Donald Trump recently visited Versailles Restaurant in Miami after dealing with his arraignment in a Miami courthouse. There’s a lot of talk about this, but that’s beside the point. Let’s look past the politics of this occurrence. Instead, let’s talk about this iconic restaurant that’s become a landmark in one of the most Latino-dense cities in the United States.
Versailles Restaurant has been around for half a century, and it has become a go-to for authentic Cuban cuisine. Beyond its delectable dishes and lively atmosphere, Versailles holds a special place in the hearts of locals as the birthplace of “La Ventanita,” a cultural phenomenon that has become synonymous with the Cuban coffee culture in Miami. In some ways, this place has also served as a haven for immigrants and Latinos of all walks in South Florida.
The Birthplace of ‘La Ventanita’
Versailles Restaurant, located in the heart of Miami’s Little Havana, opened its doors in 1971 by Felipe Valls and quickly became a gathering place for Cuban exiles and locals alike. It was here that the concept of “La Ventanita,” which translates to “the little window,” came to life. This unique window service allowed customers to order Cuban coffee, pastries, and sandwiches without entering the restaurant, creating a bustling hub of social interaction and cultural exchange.
Versailles proudly claims its role as the birthplace of “La Ventanita” and its significance in preserving Cuban traditions and fostering a sense of community among Cubans living in Miami. It became a symbol of nostalgia, a connection to the island they left behind, and a source of comfort in their new home.
The Versailles Restaurant is a Cultural Icon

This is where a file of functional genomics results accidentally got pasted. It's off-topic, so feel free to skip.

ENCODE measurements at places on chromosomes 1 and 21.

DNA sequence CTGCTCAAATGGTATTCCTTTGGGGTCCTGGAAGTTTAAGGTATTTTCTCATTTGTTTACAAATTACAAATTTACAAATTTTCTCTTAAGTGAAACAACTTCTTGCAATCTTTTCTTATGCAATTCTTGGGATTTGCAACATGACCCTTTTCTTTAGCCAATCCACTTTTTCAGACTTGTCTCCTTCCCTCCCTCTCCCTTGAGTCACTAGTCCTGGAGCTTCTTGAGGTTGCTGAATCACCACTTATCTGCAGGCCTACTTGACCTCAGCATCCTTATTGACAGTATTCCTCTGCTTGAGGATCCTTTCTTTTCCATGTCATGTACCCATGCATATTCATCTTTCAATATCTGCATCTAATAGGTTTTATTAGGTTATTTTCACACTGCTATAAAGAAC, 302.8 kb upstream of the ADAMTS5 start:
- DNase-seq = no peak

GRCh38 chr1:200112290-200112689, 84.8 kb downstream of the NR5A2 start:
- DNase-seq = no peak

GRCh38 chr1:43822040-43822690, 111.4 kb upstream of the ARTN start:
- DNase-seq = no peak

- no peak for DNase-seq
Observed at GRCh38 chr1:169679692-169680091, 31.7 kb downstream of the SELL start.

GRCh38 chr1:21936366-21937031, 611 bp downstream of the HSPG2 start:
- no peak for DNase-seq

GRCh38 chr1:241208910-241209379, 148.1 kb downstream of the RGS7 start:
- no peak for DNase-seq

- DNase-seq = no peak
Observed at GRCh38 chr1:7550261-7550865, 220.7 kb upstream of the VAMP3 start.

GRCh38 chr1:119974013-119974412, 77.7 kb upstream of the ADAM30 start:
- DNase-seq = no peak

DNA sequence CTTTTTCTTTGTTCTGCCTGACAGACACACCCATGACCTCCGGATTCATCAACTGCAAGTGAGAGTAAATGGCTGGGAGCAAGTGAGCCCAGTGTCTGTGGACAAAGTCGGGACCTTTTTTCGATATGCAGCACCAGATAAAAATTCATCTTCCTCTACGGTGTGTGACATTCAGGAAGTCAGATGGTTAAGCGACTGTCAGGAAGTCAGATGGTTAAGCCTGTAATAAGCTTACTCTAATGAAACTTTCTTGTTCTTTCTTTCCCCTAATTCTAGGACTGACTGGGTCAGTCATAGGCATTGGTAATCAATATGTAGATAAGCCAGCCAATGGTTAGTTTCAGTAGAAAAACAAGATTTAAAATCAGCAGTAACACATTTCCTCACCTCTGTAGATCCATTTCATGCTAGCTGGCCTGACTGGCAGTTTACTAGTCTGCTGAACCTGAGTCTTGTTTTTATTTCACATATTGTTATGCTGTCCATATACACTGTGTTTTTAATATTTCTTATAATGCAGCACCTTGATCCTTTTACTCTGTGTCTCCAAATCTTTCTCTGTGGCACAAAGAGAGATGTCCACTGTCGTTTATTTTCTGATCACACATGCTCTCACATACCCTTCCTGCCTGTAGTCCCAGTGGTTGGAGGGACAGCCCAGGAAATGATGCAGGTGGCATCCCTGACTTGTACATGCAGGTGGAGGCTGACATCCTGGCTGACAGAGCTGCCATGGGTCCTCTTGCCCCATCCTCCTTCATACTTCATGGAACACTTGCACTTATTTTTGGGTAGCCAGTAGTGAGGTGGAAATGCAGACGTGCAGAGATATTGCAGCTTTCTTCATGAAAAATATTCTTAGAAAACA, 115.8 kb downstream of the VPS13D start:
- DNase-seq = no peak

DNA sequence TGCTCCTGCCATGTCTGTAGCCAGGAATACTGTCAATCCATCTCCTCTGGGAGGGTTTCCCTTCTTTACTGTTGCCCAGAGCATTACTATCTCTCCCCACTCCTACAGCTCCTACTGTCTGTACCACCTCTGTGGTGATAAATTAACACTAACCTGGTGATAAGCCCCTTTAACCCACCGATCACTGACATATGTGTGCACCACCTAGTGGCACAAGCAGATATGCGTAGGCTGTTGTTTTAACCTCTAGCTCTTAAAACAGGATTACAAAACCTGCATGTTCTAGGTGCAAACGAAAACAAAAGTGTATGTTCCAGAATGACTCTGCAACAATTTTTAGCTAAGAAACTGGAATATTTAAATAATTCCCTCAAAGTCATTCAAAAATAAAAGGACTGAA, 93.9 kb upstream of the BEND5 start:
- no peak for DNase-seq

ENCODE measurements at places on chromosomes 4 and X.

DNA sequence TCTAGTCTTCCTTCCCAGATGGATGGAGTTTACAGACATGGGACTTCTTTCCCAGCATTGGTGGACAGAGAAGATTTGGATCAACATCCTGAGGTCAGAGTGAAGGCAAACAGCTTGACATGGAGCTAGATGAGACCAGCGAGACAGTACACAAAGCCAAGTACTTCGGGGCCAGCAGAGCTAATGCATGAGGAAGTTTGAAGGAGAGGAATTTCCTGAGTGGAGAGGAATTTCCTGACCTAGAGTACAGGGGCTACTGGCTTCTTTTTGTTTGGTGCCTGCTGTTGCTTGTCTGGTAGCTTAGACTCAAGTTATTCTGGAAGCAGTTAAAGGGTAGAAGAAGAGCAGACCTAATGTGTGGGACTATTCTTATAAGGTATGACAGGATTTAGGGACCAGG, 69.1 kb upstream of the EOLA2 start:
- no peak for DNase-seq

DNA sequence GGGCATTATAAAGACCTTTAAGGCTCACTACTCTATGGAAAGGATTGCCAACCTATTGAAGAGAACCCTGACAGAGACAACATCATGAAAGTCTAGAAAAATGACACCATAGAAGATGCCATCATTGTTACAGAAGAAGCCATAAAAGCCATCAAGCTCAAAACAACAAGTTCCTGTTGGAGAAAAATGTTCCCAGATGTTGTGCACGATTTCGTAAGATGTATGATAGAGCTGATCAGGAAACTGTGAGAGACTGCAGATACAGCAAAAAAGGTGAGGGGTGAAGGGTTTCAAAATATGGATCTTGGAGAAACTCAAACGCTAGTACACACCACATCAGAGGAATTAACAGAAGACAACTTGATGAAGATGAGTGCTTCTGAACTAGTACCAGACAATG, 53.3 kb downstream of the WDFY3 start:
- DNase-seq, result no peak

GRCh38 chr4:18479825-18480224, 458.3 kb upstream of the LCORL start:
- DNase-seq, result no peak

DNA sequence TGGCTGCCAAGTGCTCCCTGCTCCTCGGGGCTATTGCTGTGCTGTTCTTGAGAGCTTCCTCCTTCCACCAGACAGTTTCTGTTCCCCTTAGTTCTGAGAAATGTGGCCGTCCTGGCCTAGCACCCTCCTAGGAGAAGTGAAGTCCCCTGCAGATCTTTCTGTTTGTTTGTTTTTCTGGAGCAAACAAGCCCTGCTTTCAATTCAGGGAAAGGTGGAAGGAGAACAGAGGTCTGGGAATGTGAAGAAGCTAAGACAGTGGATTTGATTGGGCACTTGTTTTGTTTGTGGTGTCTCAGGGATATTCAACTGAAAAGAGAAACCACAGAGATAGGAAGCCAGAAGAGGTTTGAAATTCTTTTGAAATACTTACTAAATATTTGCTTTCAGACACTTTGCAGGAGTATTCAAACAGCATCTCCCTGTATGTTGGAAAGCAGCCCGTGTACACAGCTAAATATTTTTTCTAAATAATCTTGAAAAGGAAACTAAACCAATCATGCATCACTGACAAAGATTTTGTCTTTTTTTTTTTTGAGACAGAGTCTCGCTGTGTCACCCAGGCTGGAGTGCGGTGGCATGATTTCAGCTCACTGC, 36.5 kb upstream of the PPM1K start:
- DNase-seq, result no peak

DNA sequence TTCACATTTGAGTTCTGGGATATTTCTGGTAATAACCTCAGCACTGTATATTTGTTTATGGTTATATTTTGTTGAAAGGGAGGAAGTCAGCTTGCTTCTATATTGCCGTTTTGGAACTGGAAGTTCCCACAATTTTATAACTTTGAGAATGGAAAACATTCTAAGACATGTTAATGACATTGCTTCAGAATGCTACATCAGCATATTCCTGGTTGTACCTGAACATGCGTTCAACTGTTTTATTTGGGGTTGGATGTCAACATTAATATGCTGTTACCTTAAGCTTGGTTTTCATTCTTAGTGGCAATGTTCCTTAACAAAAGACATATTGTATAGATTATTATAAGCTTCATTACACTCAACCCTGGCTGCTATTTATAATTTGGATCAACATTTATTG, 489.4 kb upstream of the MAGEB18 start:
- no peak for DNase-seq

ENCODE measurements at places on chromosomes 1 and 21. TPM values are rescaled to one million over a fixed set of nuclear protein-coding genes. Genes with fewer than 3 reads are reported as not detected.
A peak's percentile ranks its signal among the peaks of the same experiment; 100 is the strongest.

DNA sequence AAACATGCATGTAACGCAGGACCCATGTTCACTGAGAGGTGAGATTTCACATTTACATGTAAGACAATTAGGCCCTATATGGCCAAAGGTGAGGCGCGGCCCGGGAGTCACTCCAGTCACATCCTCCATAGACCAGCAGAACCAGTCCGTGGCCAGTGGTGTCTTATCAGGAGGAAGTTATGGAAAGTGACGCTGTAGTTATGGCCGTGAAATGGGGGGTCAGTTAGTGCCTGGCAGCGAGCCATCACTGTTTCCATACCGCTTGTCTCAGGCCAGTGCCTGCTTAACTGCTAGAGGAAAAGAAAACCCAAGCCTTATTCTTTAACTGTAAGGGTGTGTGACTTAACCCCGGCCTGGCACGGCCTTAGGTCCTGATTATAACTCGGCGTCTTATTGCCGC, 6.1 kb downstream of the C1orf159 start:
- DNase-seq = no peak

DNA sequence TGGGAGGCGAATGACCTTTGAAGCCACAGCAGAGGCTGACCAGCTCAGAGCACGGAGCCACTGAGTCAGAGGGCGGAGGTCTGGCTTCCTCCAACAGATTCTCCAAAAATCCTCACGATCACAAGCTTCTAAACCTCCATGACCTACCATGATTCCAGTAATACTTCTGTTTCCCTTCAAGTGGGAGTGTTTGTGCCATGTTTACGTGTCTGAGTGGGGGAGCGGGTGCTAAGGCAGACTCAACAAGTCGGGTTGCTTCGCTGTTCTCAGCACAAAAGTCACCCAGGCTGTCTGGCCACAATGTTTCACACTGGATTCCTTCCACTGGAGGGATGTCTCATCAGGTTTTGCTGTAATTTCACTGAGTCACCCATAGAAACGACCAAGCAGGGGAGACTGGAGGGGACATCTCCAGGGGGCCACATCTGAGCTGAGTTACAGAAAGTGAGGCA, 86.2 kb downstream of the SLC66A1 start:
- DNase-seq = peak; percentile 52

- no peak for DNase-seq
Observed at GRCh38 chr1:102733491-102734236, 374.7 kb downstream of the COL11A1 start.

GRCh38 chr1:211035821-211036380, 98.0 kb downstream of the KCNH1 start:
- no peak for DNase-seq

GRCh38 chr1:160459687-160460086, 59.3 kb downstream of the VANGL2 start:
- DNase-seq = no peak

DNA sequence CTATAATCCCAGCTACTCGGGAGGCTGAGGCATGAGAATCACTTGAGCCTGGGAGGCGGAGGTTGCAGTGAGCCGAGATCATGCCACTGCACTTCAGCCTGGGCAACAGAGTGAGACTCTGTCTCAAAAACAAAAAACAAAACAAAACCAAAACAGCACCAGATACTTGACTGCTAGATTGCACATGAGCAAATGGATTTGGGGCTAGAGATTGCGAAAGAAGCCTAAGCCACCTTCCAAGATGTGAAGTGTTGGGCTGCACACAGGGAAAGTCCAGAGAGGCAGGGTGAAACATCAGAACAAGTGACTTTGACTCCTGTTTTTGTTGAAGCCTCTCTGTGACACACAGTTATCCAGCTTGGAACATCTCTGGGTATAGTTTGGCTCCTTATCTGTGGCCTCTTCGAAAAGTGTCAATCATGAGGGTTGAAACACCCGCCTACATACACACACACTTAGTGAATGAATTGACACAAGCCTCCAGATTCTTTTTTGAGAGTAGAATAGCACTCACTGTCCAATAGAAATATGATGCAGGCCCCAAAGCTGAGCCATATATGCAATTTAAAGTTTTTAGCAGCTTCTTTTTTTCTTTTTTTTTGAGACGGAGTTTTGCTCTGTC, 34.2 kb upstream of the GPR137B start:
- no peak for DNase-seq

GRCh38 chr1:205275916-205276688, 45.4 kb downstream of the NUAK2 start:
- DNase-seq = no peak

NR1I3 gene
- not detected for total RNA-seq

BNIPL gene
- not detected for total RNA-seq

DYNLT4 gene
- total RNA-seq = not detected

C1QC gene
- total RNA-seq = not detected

The history of Versailles is interwoven with the history of Miami’s Cuban community. It has served as a backdrop for political rallies, passionate discussions about current events, and a meeting place for generations of families to celebrate milestones. Its walls have heard stories of triumph and resilience, capturing the spirit of the Cuban diaspora. However, being that Miami is the home to many Latino immigrants, it is a place that is dear to other non-Cuban Latinos in South Florida. From “La Ventanita” to its indoor space, it’s an experience like none other.
‘La Ventanita’ Today
Over the years, “La Ventanita” has evolved into more than just a window to order coffee. It has become a cultural institution, a place where friends gather, share stories, and find comfort in the familiar sounds and aromas of Cuban coffee being prepared with expertise and passion.
It is important to note that “La Ventanita” is more than a convenience for people, it is a way of life. Here, in South Florida, everyone is always rushing from one place to another, but when you’re at a ventanita, you allow yourself to wait for the perfect espumita for your Cuban coffee to be whipped up by a Cuban lady who is probably sharing chisme with her colleagues. If you’re lucky, you’ll be informed of the gossip while you wait for your order too. As a Miami native, the humor embedded into “Miamisms” is what keeps me going and firmly planted in this pseudo-extension of Latin America in the US. Let’s face it: The things that happen in Miami are often isolated in this small, yet animated city.
“La Ventanita” has extended beyond the physical window at Versailles, with numerous establishments in Miami adopting the concept and keeping the tradition alive. It has become a symbol of the resilience, pride, and unity of the Cuban and Latino community, serving as a cultural touchstone for generations.